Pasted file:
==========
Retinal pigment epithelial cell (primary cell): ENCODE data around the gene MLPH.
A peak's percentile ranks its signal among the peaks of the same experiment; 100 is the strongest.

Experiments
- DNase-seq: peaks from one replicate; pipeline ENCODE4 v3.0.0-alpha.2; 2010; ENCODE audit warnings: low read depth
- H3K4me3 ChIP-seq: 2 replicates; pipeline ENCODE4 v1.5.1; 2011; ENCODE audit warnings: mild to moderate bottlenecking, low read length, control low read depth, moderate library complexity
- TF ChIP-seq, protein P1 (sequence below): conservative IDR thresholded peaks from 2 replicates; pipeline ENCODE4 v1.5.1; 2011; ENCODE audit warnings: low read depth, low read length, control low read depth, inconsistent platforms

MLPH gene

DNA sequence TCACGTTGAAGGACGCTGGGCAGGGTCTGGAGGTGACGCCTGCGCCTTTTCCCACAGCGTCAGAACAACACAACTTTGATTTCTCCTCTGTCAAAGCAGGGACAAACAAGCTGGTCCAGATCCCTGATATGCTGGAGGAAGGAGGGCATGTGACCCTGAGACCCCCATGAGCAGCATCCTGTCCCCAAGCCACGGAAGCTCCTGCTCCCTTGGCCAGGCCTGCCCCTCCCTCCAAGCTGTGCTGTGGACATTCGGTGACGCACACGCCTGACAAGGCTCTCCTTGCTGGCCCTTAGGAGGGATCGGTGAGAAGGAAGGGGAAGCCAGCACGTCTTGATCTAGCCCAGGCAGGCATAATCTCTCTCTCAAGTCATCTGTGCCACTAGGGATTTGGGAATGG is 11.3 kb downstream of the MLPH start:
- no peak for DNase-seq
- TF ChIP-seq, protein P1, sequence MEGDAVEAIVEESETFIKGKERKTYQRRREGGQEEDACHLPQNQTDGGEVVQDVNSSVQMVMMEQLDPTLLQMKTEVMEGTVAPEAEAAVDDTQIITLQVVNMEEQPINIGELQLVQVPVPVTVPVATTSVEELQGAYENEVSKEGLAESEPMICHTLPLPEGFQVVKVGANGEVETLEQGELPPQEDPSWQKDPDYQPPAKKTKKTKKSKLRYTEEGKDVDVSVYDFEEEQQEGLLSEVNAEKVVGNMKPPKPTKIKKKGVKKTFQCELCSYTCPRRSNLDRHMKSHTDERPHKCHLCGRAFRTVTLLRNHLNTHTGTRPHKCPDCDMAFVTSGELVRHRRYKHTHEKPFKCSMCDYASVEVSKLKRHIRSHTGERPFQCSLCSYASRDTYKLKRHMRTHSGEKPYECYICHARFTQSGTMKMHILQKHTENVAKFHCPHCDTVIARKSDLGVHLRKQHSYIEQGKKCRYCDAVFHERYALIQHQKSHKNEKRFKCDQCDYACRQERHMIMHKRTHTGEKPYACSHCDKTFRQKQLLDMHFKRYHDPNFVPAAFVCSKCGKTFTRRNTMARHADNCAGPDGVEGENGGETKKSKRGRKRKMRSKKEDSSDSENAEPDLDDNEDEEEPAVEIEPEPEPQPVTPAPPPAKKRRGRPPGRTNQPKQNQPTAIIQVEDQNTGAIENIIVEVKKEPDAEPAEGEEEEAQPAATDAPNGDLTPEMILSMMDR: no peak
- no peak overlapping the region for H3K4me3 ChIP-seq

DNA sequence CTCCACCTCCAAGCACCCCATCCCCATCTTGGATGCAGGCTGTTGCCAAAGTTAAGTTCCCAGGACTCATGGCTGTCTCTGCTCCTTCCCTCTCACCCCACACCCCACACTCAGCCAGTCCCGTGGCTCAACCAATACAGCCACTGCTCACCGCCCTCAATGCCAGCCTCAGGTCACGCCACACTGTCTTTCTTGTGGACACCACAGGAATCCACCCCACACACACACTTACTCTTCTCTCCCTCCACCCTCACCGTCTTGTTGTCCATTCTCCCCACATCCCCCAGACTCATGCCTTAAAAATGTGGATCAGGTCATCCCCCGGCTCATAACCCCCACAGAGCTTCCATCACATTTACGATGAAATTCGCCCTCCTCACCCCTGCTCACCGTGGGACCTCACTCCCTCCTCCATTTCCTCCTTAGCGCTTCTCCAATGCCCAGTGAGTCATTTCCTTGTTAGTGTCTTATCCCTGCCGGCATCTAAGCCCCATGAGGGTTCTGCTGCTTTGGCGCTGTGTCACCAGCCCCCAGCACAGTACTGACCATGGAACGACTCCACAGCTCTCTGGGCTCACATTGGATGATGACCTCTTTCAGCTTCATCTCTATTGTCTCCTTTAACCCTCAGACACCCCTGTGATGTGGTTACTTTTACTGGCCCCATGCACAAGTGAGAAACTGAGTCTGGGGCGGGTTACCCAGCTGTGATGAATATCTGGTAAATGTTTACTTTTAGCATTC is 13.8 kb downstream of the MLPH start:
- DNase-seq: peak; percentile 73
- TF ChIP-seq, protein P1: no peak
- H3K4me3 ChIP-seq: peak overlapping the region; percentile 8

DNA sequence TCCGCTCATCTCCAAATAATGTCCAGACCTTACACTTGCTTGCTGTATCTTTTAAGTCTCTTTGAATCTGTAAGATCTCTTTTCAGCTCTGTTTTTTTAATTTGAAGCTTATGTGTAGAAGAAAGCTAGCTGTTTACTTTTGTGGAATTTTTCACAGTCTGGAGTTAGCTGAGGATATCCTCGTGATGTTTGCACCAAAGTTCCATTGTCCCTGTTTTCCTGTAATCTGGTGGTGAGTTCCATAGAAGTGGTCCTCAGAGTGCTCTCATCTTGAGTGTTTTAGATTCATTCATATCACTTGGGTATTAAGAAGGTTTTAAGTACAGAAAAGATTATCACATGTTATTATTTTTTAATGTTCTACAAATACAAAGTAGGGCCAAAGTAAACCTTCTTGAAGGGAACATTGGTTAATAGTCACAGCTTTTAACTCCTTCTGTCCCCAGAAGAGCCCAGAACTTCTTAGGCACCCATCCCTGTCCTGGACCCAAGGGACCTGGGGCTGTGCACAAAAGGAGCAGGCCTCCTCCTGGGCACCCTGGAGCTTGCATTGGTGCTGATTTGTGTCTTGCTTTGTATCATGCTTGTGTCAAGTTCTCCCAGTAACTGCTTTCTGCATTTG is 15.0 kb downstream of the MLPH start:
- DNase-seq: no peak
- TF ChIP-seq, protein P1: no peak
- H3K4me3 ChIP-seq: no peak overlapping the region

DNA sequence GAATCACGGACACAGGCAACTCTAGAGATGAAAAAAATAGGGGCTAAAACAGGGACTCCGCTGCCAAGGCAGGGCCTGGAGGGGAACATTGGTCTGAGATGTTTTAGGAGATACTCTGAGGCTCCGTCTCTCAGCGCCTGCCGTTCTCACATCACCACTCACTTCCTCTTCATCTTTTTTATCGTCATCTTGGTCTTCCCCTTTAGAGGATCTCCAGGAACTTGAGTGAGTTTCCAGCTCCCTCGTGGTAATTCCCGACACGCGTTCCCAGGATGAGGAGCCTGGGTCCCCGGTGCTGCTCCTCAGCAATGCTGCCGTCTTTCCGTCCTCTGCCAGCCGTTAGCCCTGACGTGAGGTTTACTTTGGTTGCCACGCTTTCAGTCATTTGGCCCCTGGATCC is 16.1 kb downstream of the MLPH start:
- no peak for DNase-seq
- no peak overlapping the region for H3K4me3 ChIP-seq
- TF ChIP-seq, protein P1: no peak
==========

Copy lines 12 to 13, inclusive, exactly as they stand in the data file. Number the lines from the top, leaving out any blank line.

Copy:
DNA sequence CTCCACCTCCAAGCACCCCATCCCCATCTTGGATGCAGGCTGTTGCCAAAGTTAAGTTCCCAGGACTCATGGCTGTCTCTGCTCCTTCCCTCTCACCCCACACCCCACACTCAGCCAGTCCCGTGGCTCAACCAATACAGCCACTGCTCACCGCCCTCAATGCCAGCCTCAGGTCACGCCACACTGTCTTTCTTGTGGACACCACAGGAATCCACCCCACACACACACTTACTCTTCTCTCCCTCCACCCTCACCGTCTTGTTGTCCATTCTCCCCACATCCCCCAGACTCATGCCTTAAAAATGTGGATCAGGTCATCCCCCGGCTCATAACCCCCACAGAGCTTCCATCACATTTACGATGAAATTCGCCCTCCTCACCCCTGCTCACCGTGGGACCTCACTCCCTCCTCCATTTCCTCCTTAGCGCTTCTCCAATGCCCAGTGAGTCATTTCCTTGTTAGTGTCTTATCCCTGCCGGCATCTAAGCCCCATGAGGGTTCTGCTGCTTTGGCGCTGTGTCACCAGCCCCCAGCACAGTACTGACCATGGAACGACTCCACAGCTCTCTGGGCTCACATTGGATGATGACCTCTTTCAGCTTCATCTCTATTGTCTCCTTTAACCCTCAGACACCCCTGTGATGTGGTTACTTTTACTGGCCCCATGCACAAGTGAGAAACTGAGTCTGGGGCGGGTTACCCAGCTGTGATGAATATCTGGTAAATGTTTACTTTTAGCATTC is 13.8 kb downstream of the MLPH start:
- DNase-seq: peak; percentile 73